This issue is about more than just the United States and North Korea. Remember that Korea was occupied and oppressed by a militaristic Japan for a long time before the U.S. got in any way involved. But since World War II our military has ostensibly been protecting the much-resented Japan. Whether we should still have military bases in Japan today is an excellent thing to debate, and I’m personally very open to rethinking the whole Pax Americana thing. But that’s not going to help us with the immediate crisis.
Here’s the immediate crisis, reported today:
In the escalating game of chicken between North Korea and the US, North Korea is showing no signs of flinching: Pyongyang hasÂ announced detailed new plansÂ for firing four ballistic missiles that would fly over Japan and land between 19 and 25 miles off the shore of the US territory of Guam.
North Korea says the plan could be ready for sign-off by North Korean leader Kim Jong UnÂ within a week. If he does decide to launch the missiles, it would raise questions of whether the US would attempt to intercept them using theÂ THAAD missile defense systemÂ it has stationed at Guam.
If the US intercepted the missiles successfully, it would make the US look stronger, but if it failed, it would be a humiliating spectacle and a blow to the credibility of US power. So itâ€™s not hard to see how firing missiles so close to Guam raises the stakes in the US-North Korean standoff in way the Northâ€™s previous ballistic missile tests havenâ€™t.
Trump just had a press conference full of more tough talk. However, I don’t think the biggest thing we need to worry about is whether Trump will order North Korea to be nuked. NK borders Russia and China, and neither Russia nor China would support Trump in this. Certainly, neither China nor Russia would tolerate a U.S.-controlled state in North Korea occupied by U.S. troops. They don’t much like Kim Jong Un, but they tolerate him for the sake of stability.
Indeed, although people make noises about how China ought to do something about North Korea, it’s odd that nobody talks about Russia doing something about North Korea.
North Korea does not have many friends.
It has China and, to a lesser degree,Â Russia, both of which oppose unilateral American military strikes on sovereign countries. The two countries believe that any US move would destabilize the region and harm their own interests. North Korea borders China and Russia, and any crisis on the peninsula would add extra strain to those borders.
(Fun fact: Did you know that if you want to drive from Finland to North Korea, you could drive only through one country? Yeah: Russia is that large.)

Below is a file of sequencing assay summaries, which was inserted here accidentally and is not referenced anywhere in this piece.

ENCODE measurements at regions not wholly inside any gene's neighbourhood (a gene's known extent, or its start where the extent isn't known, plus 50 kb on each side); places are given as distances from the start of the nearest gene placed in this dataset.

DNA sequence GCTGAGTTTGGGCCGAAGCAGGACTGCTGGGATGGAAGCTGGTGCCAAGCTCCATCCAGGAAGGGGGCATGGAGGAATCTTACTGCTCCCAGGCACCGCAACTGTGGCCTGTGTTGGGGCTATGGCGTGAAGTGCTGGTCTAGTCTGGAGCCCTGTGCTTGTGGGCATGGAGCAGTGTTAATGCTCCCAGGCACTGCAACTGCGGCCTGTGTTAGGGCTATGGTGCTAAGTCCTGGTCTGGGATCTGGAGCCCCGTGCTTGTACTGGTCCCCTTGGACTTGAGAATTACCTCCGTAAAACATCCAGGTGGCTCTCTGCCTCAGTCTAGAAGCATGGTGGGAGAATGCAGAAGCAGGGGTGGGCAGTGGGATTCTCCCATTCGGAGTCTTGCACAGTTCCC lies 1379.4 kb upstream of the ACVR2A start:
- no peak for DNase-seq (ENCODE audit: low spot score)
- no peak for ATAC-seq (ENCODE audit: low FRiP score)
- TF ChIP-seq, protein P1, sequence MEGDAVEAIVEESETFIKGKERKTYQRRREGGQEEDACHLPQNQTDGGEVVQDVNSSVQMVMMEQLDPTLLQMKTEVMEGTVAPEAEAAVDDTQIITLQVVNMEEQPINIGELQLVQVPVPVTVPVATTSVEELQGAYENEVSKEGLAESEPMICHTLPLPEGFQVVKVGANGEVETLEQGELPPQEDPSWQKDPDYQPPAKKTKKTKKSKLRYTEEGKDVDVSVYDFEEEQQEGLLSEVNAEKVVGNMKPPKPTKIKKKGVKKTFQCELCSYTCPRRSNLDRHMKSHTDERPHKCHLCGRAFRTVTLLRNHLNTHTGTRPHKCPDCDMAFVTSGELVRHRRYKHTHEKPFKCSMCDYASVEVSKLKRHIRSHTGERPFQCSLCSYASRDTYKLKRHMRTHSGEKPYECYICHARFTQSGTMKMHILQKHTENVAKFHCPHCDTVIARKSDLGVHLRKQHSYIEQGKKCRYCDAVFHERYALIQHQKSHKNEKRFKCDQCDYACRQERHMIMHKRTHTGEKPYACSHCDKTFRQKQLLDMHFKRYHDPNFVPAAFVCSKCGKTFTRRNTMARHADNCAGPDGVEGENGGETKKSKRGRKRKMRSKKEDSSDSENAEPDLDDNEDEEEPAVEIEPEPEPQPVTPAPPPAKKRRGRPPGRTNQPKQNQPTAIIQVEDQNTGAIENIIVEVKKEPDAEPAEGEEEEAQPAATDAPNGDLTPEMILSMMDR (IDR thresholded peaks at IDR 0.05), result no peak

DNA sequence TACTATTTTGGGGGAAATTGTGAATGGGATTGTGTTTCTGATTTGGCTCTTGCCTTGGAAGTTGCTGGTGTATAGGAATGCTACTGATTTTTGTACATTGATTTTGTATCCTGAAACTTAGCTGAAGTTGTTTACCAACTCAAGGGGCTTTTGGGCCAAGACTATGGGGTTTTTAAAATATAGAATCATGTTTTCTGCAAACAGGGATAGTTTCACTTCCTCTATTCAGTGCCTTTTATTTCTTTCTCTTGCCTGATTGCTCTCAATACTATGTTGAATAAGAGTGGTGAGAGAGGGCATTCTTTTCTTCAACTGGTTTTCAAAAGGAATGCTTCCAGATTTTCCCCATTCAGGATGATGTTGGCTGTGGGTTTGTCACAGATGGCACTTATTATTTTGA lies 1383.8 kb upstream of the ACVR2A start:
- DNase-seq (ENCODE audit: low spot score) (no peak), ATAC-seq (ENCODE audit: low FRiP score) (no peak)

On its own, Russia alsoÂ helpsÂ North Korea with its economic woes. Russian Railways is in discussion with the government in Pyongyang to expand theÂ rail connectionsÂ between the two countries. Moscow also invests heavily in North Koreaâ€™s energy sector and gives Kimâ€™s regimeÂ hard currency, which it needs to purchase foreign goods. There are also aroundÂ 10,000 North KoreansÂ in Russia as part of a guest worker program providing cheap labor to Russia.
Maybe we should be grateful for whatever dirt Vladimir has on Donald, because Vladimir sure as hell does not want a U.S. strike on North Korea.
And, frankly, I’m not seeing anywhere near the kind of relentless propaganda campaign that sold Americans on the idea that invading Iraq was a good idea, and I don’t think the Trumpettes are capable of carrying out such a campaign. They’ve made too many enemies in media and in other conservative circles to pull it off. A new CBS News poll shows only 29 percent of Americans think that striking North Korea now would be a good idea.
But here’s the thing — we’ve known for a long time that North Korea has nuclear weapons. This is not a new thing the Trumpettes just thought up.Â North Korea set off its first nuclear bomb as a test in October 2006. What’s new is that now North Korea has missile capability to deliver those weapons somewhere we don’t want nuked. Â And no one who knows anything about North Korea thinks it can be persuaded to give up nuclear weapons now. We had one shot, and Bush blew it.
My sense of things is that if somebody could duct-tape Trump’s stupid mouth for awhile, and if the U.S. were to back off and let other nations take the lead in smoothing tensions with North Korea, maybe this will blow over. For now. But these crises will keep happening until the Kim regime collapses, and I don’t much think there’s anything the rest of the world can do to force that to happen without making things worse.
And while I don’t think that the U.S. would actually strike North Korea preemptively — Trump’s stupid mouth notwithstanding — there’s always the possibility that North Korea would. And that would be a genuinely terrible thing that could easily touch off a world war, especially with Trump in the White House.
So, lefties, please stop tweeting that there’s no real danger and that They are lying to us about North Korea just like they lied about Iraq. It’s annoying.